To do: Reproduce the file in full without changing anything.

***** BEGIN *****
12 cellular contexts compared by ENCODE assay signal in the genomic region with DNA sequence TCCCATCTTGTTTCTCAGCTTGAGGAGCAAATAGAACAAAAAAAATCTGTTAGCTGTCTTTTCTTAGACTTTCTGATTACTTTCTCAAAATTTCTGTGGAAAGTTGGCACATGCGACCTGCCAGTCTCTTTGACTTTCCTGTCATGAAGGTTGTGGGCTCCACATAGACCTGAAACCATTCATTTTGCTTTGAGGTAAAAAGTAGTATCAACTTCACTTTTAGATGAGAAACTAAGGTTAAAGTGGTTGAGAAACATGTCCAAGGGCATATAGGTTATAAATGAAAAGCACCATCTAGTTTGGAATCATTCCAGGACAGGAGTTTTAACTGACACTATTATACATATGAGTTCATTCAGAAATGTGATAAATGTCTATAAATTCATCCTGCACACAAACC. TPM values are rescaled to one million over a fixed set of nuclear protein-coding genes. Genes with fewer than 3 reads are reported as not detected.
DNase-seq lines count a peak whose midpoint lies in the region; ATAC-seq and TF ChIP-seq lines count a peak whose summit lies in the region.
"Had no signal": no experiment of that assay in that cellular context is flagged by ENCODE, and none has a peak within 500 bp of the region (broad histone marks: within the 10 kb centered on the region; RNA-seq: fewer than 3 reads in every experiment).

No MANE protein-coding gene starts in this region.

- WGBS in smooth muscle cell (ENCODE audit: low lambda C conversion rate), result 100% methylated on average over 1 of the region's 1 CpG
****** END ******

12 cellular contexts compared by ENCODE assay signal in the genomic region with DNA sequence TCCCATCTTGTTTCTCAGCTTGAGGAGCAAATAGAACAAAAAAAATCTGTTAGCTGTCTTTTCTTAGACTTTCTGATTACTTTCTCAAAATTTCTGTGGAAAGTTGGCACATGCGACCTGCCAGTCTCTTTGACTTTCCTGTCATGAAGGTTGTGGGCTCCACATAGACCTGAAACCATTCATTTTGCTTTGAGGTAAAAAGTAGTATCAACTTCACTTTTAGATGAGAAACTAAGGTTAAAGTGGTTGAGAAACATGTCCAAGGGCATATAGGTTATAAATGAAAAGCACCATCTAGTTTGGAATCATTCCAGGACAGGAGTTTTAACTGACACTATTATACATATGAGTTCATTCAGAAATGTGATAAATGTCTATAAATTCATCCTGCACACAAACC. TPM values are rescaled to one million over a fixed set of nuclear protein-coding genes. Genes with fewer than 3 reads are reported as not detected.
DNase-seq lines count a peak whose midpoint lies in the region; ATAC-seq and TF ChIP-seq lines count a peak whose summit lies in the region.
"Had no signal": no experiment of that assay in that cellular context is flagged by ENCODE, and none has a peak within 500 bp of the region (broad histone marks: within the 10 kb centered on the region; RNA-seq: fewer than 3 reads in every experiment).

No MANE protein-coding gene starts in this region.

- WGBS in smooth muscle cell (ENCODE audit: low lambda C conversion rate), result 100% methylated on average over 1 of the region's 1 CpG